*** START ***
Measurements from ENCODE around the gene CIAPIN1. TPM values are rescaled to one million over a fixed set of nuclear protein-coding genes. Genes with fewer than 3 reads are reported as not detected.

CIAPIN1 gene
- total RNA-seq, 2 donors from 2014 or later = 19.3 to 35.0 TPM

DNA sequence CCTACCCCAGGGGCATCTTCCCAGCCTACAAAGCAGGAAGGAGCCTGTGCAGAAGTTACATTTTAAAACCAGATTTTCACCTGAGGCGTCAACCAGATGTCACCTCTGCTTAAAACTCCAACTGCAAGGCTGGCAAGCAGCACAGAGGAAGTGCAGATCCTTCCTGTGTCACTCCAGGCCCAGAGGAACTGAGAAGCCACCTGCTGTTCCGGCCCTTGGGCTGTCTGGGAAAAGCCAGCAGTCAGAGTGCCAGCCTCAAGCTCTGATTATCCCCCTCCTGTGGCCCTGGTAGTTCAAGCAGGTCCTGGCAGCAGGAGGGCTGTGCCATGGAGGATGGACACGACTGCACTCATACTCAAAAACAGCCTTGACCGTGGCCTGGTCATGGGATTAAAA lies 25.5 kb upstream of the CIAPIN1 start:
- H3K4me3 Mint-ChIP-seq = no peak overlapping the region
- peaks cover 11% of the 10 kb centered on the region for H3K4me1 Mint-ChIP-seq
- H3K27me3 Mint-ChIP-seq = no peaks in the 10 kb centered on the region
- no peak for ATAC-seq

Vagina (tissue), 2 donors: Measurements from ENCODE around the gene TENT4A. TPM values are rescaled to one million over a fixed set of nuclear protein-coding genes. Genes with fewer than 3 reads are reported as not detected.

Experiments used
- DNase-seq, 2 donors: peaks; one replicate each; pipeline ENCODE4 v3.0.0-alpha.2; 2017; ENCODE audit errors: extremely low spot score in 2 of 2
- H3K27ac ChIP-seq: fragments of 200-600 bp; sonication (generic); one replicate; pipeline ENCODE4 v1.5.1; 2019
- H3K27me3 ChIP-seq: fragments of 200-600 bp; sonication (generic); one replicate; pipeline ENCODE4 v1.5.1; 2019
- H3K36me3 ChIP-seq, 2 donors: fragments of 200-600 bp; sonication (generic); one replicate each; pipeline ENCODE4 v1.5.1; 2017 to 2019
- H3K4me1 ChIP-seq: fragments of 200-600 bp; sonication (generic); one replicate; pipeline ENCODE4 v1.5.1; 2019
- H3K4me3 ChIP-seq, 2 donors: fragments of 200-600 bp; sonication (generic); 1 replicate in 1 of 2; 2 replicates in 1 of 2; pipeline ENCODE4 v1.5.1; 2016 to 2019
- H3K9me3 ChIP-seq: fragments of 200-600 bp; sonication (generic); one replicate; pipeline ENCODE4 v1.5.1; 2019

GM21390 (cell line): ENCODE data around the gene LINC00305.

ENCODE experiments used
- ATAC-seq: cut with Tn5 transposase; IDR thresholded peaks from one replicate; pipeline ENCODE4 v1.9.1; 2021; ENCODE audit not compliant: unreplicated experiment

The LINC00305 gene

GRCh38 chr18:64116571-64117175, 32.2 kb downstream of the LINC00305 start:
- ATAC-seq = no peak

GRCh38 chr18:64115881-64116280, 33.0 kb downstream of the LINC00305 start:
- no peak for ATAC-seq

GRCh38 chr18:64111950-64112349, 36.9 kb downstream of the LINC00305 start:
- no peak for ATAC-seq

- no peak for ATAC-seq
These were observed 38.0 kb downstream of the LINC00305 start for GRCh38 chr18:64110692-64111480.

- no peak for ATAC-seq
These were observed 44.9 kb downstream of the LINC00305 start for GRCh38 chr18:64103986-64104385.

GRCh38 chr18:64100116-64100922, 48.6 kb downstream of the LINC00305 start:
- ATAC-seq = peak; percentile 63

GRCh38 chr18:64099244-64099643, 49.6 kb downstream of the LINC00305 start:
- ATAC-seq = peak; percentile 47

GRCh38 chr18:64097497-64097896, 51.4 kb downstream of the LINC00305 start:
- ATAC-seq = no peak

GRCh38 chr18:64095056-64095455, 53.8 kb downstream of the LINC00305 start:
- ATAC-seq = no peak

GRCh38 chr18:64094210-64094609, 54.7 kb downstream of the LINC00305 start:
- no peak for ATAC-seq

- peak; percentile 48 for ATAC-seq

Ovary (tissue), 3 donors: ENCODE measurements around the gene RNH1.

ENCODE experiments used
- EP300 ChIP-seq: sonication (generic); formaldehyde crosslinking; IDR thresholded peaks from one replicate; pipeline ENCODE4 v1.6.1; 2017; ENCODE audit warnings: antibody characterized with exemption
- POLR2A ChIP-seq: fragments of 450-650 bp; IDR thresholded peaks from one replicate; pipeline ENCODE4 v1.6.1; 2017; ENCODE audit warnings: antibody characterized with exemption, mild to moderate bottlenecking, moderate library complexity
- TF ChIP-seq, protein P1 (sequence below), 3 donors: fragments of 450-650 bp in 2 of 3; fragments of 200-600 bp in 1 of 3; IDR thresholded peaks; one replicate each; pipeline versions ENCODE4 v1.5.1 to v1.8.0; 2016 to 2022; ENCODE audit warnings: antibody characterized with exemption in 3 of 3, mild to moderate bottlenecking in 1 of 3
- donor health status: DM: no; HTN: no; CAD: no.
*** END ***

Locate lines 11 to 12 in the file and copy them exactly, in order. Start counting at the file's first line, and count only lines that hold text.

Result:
- DNase-seq, 2 donors: peaks; one replicate each; pipeline ENCODE4 v3.0.0-alpha.2; 2017; ENCODE audit errors: extremely low spot score in 2 of 2
- H3K27ac ChIP-seq: fragments of 200-600 bp; sonication (generic); one replicate; pipeline ENCODE4 v1.5.1; 2019